It was around 1997, and club member Ron Margeson was enjoying a round at Diamond Run in Sewickley when his playing partner made a suggestion. How about they play nine holes that Sunday and bring their sons along?
Margeson’s son was in eighth or ninth grade. His friend’s son, Patrick, couldn’t have been much older than seven.
“He must have seen my eyes roll or something,” Margeson recalls with a laugh. “He said, ‘No, no, no. Patrick, he’s not going to hold us up or anything.’ I said, ‘OK, fine.’ “
Before the foursome left the first tee, Margeson already was impressed by a small-but-confident kid with a big-time swing.
“I knew little Patrick, but I’d never seen him play golf,” Margeson said. “My God, that first swing. It’s like, holy crap! I often tell people, if you remember when we all saw Tiger Woods, when he was like three years old on television, Patrick’s swing was something like that. He could absolutely kill a ball.”
‘Little Patrick’ Reed, now 27, won the Masters on Sunday (Monday in Manila).
Reed was born in Texas and attended high school in Louisiana, but he and his family lived near Diamond Run for about four years in the late 1990s when work brought them north. Reed was between six and 10 at the time, and the young golfer walked the course many afternoons with his father, Bill, who was a club member.
The vast majority of today’s members probably don’t know Patrick once played their course regularly, Margeson said. But those who do, like Margeson and former club pro Bob Collins, watched with delight Sunday when Reed donned a green jacket.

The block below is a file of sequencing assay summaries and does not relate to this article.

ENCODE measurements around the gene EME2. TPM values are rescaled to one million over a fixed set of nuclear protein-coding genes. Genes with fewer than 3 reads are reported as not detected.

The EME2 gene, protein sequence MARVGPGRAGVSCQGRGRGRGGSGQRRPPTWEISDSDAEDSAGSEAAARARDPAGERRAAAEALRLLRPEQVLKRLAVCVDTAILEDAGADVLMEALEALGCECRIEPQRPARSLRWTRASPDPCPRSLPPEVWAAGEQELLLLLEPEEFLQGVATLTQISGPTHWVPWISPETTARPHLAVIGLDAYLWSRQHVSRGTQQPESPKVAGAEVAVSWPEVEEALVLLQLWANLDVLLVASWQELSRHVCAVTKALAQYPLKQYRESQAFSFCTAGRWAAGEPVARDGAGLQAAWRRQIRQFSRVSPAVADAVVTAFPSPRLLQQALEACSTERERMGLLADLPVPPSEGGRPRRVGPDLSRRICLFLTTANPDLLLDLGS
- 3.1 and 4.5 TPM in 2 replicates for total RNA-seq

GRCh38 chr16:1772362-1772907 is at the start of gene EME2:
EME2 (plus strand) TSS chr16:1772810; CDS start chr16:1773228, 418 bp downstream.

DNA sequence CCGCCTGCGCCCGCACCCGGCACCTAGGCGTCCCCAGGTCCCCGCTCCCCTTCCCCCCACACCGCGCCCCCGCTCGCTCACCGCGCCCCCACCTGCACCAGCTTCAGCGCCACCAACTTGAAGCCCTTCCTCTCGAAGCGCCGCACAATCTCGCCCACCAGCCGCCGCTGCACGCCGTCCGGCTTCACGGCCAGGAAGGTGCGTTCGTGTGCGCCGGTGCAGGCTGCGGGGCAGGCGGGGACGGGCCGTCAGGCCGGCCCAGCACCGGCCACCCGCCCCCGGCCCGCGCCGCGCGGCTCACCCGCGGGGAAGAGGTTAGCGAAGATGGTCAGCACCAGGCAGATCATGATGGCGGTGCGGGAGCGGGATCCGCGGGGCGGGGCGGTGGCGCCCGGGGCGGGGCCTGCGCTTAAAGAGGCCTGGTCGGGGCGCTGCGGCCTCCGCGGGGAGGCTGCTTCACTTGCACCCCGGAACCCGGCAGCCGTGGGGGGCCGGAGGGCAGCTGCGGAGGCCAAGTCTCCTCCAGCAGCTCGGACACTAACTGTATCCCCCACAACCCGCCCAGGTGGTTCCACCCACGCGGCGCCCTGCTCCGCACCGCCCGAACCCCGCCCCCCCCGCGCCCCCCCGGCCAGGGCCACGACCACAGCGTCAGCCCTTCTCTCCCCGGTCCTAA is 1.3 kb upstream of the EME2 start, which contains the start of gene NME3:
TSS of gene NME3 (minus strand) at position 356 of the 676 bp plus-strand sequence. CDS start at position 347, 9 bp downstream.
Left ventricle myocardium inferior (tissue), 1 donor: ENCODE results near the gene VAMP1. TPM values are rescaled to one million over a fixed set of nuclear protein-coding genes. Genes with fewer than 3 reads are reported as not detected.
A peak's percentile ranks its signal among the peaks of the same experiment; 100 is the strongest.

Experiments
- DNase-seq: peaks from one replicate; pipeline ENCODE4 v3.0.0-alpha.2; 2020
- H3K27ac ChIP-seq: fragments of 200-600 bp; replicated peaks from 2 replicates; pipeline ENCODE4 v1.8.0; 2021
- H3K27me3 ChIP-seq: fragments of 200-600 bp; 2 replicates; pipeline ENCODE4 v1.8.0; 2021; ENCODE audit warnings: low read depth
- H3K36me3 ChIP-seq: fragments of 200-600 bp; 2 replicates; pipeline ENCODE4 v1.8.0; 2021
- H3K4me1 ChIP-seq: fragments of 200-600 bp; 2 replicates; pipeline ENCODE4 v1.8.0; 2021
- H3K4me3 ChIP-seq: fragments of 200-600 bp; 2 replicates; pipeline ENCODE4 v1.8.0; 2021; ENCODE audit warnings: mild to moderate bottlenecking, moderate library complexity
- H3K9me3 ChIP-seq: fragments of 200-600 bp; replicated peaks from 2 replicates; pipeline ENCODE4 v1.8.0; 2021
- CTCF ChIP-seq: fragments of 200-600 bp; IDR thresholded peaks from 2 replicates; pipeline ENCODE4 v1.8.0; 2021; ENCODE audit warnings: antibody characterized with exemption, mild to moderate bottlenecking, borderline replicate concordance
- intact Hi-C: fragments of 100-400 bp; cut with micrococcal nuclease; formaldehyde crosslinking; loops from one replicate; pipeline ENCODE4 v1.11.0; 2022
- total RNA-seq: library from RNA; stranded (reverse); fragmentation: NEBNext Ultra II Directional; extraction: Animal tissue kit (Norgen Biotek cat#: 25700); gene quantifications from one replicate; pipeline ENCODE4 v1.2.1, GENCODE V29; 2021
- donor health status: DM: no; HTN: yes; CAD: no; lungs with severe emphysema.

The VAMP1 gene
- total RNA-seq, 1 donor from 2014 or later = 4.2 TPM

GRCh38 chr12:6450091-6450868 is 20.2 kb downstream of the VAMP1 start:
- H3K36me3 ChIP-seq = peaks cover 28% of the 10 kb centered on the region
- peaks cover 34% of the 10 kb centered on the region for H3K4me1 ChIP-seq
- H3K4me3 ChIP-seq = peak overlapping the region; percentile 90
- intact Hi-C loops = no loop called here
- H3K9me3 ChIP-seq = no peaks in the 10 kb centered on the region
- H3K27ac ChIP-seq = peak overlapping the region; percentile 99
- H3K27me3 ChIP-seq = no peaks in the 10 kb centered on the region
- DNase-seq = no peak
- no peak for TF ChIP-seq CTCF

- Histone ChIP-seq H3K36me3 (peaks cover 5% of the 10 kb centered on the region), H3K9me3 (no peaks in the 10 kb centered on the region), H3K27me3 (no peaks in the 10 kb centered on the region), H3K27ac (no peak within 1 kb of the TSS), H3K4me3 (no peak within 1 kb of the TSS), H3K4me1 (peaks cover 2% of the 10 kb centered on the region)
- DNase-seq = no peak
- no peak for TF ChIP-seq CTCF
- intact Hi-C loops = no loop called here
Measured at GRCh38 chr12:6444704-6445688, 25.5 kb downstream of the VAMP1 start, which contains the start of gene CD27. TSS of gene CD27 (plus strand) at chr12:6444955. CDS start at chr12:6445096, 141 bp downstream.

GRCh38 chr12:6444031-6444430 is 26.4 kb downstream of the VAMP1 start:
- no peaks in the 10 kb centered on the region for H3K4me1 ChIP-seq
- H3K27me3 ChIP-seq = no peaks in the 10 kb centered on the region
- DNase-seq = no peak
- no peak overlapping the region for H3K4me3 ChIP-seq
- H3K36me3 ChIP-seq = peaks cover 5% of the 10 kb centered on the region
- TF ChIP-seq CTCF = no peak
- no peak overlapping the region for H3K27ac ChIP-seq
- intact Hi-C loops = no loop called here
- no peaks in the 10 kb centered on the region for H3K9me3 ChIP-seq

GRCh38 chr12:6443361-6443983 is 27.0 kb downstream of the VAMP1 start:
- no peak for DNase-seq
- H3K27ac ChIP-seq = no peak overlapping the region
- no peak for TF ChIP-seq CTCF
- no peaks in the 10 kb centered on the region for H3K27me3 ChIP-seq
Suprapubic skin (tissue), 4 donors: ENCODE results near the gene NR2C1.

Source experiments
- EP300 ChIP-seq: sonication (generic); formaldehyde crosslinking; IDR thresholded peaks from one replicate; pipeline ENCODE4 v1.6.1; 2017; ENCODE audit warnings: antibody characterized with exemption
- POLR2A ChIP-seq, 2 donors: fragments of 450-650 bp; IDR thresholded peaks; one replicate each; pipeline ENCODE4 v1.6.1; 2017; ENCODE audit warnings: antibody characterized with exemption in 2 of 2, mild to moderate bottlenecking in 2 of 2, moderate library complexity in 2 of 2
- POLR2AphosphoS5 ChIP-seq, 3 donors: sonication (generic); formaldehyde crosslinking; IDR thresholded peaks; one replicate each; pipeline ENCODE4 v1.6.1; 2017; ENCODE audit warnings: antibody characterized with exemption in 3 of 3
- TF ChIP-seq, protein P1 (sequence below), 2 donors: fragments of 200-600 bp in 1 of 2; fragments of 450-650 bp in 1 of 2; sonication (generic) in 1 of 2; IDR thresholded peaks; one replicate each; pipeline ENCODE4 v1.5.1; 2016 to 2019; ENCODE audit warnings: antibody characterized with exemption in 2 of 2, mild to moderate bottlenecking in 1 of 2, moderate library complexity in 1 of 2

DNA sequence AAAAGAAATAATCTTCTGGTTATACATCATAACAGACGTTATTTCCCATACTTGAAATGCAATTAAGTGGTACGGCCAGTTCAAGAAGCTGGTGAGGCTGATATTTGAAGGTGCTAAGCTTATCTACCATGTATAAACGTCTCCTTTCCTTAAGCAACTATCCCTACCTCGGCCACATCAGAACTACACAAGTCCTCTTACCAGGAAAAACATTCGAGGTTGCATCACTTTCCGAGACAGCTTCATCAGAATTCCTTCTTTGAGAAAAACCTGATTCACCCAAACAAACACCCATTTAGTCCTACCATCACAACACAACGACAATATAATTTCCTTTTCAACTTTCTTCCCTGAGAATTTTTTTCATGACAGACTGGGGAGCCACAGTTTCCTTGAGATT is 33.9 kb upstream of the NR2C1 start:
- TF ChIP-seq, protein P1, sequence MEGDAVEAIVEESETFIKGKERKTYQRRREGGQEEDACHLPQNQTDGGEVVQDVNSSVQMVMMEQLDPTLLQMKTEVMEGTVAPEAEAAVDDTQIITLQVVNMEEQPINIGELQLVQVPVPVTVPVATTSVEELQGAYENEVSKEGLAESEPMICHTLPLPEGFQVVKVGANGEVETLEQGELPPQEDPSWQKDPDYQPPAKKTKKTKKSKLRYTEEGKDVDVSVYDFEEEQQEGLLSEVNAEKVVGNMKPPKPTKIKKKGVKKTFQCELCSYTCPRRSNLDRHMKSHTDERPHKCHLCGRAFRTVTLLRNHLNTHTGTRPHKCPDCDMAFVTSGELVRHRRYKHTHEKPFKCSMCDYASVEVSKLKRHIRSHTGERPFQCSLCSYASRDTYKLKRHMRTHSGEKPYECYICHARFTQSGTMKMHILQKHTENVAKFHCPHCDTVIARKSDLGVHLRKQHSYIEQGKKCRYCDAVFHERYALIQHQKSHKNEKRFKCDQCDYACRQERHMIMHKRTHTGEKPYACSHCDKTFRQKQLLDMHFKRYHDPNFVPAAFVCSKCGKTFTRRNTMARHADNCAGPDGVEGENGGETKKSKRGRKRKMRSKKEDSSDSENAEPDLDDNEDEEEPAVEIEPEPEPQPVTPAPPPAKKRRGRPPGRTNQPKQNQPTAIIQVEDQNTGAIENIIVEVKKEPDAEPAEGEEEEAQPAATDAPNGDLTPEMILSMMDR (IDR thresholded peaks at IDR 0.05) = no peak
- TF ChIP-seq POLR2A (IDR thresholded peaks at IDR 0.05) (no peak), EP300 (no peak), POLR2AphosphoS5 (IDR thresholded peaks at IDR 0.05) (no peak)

“Some of us old-timers always talk about Patrick,” Margeson said, “and I think all of us follow him when he’s in a tournament.”
“Knowing him as a little kid around the golf course and always admiring his little swing, I was so happy when he won,” said Collins, who was the club professional at Diamond Run at the time.
Reed eventually became a two-time college All-American at Augusta State and led his school to consecutive NCAA Division I titles in 2010 and ‘11 before turning pro. He rose to national stardom at the Ryder Cup when he defeated European star Rory McIlroy in singles.
Collins, who teaches at Yankee Run Golf Course in Brookfield, Ohio, said it was clear from Reed’s earliest days that he had unusual talent. Collins often noticed the youngster hitting balls on the practice range but never provided Reed with swing lessons.
“When I would watch him hit a ball, every time he made a full swing, he hit the ball as crisp as he possibly could,” Collins said. “He hit it as straight as he possibly could. And for his size, he hit it the maximum distance a kid his size could hit it. You tell me, what are you going to tell him? You say. ‘Keep up the good work.’ “
Some of Collins’ earliest memories of Reed are of him sitting on the scorer’s table while the club staff posted tournament results. Reed and his father would be waiting around for their afternoon round to start.
“He would say, ‘Wow, they made an eagle on hole 15?’ “ Collins said. “He’d just sit there and love watching us. He was always smiling. … He loved being at the golf course. He loved putting a golf club in his hands. It was just so natural.”
Reed posted a 1-under-par round Sunday to finish the Masters at 15-under. He two-putted the 18th to earn a one-shot win over Rickie Fowler.
“My wife (Diane) and I couldn’t sit down,” Margeson said. “We were standing up when he made that (last putt). … We looked at each other and said a three-and-a-half footer for the Masters. I wouldn’t be able to grip the club. Are you kidding me? He put a nice stroke on it. We were thrilled.”
Reed stayed at their house several years ago while trying to qualify for a tournament.
The Margesons became close friends with Reed’s parents, Bill and Jeannette. So close, in fact, that the Margesons are god parents to Patrick’s younger sister, Hannah.
When they all lived near Diamond Run, Margeson and his son joined Bill and Patrick Reed for 15 or 20 rounds.
“Every time he played, it wasn’t like four guys going out for a ‘ha ha’ fun Sunday afternoon,” Margeson said. “Patrick was in the zone every time he played golf. He was in the zone as a little kid.
“I think that concentration has really served him well over the years.”